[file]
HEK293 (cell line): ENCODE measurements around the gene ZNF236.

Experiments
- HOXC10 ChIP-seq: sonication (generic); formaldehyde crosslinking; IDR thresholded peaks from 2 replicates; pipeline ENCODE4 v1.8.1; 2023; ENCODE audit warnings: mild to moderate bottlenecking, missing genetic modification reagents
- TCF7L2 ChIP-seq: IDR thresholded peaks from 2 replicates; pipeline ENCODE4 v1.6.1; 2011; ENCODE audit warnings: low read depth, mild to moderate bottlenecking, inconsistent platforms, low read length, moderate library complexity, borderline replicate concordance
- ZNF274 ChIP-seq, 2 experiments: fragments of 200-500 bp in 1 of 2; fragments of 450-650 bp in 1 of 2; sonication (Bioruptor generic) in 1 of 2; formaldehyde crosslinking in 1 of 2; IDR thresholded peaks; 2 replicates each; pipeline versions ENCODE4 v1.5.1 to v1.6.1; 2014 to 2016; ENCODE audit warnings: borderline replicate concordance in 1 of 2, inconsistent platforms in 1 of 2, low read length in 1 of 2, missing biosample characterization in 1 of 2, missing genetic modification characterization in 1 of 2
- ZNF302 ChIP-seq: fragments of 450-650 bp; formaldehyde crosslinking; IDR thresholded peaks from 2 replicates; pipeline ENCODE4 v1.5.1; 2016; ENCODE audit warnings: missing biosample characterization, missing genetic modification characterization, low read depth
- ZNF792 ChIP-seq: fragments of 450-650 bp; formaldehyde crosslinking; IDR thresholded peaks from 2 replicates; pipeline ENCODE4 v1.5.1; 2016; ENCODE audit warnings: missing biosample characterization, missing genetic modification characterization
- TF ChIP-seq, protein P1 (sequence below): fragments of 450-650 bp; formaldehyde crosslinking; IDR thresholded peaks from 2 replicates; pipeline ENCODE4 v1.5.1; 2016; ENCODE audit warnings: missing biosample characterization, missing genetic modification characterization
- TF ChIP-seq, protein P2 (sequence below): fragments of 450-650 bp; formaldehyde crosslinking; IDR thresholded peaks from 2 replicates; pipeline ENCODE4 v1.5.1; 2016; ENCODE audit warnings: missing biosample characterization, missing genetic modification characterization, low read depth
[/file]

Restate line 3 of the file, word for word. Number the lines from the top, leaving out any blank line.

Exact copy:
- HOXC10 ChIP-seq: sonication (generic); formaldehyde crosslinking; IDR thresholded peaks from 2 replicates; pipeline ENCODE4 v1.8.1; 2023; ENCODE audit warnings: mild to moderate bottlenecking, missing genetic modification reagents